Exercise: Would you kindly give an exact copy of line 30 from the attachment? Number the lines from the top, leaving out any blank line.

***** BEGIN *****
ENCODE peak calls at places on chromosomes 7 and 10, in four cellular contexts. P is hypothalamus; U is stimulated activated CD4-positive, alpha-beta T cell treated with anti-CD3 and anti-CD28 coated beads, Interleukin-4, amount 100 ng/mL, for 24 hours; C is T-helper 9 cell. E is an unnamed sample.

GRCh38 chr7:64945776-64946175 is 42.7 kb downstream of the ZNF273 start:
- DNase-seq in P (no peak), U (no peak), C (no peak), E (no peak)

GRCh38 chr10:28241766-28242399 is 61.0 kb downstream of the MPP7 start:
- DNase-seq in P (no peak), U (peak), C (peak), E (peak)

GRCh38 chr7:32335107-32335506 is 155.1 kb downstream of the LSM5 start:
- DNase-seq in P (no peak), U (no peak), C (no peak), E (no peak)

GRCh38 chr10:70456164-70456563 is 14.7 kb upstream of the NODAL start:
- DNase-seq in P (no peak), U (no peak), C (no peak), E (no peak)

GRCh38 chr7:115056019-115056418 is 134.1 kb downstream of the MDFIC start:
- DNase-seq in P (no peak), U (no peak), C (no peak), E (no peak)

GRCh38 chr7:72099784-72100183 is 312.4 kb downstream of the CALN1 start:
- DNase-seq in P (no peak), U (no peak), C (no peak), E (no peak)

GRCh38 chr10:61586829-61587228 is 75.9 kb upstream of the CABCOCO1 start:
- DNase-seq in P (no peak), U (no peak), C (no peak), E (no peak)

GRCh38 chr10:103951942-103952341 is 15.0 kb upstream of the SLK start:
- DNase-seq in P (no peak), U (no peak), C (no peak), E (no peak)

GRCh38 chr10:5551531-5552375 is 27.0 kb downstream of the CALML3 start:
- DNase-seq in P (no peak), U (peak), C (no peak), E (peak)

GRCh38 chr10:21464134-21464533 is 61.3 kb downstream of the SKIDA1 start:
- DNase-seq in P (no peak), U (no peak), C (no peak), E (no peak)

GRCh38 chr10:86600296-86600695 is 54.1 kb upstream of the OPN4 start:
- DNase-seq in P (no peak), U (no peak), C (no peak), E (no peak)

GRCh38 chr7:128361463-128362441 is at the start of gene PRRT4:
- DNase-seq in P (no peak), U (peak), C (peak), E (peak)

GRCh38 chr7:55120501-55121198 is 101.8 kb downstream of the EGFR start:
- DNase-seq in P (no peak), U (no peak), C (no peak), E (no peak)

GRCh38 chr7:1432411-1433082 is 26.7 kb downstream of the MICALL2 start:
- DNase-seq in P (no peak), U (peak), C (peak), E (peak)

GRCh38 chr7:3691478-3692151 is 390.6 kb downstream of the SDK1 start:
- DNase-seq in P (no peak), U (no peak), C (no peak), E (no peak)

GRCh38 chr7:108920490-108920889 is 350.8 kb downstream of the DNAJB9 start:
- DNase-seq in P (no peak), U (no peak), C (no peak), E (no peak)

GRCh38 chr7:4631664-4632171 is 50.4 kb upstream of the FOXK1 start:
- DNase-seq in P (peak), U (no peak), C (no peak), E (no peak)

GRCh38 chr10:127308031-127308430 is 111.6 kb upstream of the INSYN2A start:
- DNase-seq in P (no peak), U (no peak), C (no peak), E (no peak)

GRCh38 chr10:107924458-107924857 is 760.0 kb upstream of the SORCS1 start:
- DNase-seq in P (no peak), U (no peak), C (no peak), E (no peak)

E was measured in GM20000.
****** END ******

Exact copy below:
GRCh38 chr7:3691478-3692151 is 390.6 kb downstream of the SDK1 start: